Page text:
Java Still a Favorite Target of Attackers

Java has become virtually unavoidable in the last few years, and it’s installed on hundreds of millions of PCs around the world. A huge number of those installations are vulnerable versions of Java, and this fact has not escaped the attention of attackers, who have made the technology one of their favored targets. In fact, new data from Microsoft shows that Java exploits were the most prevalent in the first six months of 2011, and that attackers often use exploits for bugs that are several months or years old.

Java has become virtually unavoidable in the last few years, and it’s installed on hundreds of millions of PCs around the world. A huge number of thoseJava target installations are vulnerable versions of Java, and this fact has not escaped the attention of attackers, who have made the technology one of their favored targets. In fact, new data from Microsoft shows that Java exploits were the most prevalent in the first six months of 2011, and that attackers often use exploits for bugs that are several months or years old.

Microsoft’s research found that, having spent the time and effort to develop (or buy/steal) an exploit for a specific Java bug, they will continue to use it for as long as it’s effective. Not surprisingly, the attackers don’t seem to be having a difficult time finding PCs with vulnerable versions of Java to exploit. Although Java has been a frequent target for years now, users don’t seem to be doing so well on the updating and patching front.

“Attackers have been aggressively targeting vulnerabilities in Java because it is so ubiquitous. As reported in the latest volume of the Microsoft Security Intelligence Report (volume 11), the most commonly observed type of exploits in the first half of 2011 were those targeting vulnerabilities in the Oracle (formerly Sun Microsystems) Java Runtime Environment (JRE), Java Virtual Machine (JVM), and Java SE in the Java Development Kit (JDK). During the one year period starting in the third quarter of 2010 (3Q10) and ending in the second quarter of 2011 (2Q11), between one-third and one-half of all exploits observed in each quarter were Java exploits. During this one year period, Microsoft antimalware technologies detected or blocked, on average, 6.9 million exploit attempts on Java related components per quarter, totaling almost 27.5 million exploit attempts during the year,” Microsoft’s Tim Rains wrote in a blog post.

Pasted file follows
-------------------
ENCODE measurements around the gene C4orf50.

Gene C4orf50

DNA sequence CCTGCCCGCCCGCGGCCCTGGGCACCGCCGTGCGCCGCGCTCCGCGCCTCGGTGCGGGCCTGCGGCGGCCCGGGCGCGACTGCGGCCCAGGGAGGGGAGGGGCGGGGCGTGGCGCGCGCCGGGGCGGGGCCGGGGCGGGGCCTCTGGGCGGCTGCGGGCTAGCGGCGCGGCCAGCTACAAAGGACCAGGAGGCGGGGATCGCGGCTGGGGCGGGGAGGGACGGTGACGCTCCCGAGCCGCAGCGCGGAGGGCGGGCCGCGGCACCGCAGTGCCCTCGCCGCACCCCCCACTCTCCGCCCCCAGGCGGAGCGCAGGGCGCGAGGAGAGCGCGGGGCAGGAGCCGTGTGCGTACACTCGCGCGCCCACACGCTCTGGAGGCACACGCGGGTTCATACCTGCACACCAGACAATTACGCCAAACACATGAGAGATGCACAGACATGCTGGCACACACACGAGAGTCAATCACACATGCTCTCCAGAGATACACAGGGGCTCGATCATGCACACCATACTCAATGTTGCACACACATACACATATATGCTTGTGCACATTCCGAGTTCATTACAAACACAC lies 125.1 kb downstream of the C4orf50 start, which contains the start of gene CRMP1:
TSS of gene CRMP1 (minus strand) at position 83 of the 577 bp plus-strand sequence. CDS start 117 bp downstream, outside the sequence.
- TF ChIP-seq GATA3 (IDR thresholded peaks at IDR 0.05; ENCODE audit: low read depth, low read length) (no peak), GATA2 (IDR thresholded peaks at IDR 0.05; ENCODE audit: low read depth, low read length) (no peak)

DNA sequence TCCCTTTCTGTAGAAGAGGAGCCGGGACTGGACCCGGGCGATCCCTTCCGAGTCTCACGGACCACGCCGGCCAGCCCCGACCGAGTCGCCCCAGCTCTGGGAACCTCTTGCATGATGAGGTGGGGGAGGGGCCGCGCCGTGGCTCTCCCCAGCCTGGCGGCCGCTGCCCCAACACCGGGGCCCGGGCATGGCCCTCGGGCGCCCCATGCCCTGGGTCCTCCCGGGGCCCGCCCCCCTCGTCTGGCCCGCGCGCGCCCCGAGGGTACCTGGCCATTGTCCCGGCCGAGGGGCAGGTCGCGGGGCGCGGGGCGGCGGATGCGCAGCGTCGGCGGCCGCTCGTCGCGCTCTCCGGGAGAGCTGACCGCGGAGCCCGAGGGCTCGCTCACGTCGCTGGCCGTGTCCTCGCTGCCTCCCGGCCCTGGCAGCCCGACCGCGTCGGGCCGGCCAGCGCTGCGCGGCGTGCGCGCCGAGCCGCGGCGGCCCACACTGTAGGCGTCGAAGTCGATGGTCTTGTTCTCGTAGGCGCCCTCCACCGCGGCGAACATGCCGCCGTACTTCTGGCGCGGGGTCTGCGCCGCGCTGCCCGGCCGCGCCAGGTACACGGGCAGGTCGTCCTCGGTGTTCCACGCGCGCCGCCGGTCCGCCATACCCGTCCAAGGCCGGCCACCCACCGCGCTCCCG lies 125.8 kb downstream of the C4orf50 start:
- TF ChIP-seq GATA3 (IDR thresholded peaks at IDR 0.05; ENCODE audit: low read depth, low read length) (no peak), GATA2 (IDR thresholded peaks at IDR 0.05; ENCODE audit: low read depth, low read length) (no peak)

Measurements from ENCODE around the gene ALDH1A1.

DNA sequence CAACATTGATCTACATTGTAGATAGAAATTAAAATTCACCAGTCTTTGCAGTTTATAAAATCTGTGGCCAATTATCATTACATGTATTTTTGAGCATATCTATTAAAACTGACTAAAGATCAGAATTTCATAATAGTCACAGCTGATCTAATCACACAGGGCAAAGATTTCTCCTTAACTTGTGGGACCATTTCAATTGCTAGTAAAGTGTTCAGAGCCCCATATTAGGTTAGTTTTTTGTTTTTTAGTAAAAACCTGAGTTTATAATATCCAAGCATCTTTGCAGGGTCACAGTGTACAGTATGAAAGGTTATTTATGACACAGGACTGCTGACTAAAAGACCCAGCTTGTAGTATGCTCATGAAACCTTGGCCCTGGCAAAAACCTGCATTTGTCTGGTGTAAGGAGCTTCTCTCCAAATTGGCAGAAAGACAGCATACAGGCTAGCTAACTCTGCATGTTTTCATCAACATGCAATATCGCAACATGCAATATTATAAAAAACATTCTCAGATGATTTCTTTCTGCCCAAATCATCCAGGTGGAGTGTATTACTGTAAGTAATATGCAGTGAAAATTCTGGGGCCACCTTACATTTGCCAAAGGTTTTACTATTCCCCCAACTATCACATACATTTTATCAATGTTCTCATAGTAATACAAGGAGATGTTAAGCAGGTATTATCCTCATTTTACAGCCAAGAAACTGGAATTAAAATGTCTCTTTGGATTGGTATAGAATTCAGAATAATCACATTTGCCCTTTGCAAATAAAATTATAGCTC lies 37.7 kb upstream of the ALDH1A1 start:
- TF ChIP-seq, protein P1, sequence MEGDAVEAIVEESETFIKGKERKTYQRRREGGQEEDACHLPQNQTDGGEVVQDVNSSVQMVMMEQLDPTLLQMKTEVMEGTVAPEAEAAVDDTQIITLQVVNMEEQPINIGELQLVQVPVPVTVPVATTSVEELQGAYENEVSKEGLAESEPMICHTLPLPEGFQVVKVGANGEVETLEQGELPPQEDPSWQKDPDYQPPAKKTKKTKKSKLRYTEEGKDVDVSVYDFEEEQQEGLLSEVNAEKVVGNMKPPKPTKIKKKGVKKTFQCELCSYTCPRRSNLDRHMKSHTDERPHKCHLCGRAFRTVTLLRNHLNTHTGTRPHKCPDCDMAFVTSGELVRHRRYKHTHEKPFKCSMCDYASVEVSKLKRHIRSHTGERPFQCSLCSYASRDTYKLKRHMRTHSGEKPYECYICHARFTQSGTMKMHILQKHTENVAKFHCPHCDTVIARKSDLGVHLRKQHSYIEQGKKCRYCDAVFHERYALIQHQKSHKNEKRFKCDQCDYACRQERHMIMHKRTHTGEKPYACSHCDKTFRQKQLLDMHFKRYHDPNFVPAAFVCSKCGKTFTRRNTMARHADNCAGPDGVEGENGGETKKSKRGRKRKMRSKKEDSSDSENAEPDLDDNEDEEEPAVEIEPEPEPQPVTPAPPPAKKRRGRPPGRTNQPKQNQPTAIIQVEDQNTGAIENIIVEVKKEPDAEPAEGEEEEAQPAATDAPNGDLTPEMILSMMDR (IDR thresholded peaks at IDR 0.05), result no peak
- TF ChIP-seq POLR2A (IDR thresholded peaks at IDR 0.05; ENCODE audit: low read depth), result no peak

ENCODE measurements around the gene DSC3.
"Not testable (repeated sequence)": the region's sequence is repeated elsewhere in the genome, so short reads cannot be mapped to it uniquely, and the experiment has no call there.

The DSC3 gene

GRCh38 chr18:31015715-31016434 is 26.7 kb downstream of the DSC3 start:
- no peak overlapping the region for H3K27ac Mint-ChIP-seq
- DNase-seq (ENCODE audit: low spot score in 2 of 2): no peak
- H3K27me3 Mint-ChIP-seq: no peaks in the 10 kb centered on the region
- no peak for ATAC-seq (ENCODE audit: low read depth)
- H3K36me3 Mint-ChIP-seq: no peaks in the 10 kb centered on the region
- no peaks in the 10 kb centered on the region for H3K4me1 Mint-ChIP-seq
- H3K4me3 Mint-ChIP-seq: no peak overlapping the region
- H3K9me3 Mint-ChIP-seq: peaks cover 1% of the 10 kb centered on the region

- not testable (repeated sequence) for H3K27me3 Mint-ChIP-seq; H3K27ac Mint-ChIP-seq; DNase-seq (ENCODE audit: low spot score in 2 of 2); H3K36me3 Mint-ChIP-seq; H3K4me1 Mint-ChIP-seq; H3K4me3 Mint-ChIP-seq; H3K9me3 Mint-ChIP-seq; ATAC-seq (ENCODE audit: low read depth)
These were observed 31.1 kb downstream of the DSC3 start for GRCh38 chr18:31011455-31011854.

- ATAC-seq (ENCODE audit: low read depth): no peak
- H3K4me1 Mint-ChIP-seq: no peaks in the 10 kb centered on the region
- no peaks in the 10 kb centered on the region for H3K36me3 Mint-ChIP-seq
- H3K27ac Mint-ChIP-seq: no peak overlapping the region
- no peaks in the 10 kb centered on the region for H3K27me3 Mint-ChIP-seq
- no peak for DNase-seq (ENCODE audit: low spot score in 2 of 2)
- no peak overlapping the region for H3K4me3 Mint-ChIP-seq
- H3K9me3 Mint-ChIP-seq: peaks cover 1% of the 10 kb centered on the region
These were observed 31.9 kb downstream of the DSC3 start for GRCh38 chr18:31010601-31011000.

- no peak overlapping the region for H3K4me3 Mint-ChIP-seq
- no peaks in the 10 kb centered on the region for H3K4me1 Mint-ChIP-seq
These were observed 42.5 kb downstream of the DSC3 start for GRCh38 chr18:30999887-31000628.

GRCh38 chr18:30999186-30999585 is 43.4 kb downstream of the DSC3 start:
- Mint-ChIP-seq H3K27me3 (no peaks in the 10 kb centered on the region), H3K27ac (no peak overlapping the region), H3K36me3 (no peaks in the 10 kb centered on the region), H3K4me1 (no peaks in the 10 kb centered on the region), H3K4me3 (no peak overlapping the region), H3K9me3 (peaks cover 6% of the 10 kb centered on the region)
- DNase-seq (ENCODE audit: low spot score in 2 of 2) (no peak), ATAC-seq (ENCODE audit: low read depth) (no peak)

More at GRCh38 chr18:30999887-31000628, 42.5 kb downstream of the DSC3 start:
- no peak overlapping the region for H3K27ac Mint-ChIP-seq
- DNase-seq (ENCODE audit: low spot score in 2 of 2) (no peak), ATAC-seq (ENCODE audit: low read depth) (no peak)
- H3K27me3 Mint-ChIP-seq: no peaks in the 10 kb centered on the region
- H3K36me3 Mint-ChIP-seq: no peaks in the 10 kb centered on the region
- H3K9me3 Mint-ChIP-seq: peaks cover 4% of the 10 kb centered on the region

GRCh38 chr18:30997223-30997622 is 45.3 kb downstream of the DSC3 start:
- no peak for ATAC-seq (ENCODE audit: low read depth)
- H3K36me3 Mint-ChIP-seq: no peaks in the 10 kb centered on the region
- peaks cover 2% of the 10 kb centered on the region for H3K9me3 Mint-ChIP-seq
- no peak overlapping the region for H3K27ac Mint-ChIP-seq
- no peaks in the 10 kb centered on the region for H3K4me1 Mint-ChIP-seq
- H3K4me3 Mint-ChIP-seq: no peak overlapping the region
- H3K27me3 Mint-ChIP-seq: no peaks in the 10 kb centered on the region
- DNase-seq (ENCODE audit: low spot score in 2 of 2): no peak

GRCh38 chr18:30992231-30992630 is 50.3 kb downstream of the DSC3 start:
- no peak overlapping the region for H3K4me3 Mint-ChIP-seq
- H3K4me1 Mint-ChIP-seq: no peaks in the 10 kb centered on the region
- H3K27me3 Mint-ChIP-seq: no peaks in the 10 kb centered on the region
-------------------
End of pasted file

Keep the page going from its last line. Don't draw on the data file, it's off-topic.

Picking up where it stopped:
The most commonly exploited Java bug during the first half of 2011 was a flaw in the Java Runtime Environment that was discovered in March 2010 and patched within a couple of weeks. Microsoft’s data shows that exploit attempts against this flaw (CVE-2010-0840) increased ten-fold in the first half of his year.

That’s an old bug, but not nearly as old as the second most commonly exploited one, CVE-2008-5353, a flaw in the Java Virtual Machine, which was first disclosed in December 2008. The flaw was patched the same month, but attackers apparently aren’t running short on target machines that are still vulnerable.

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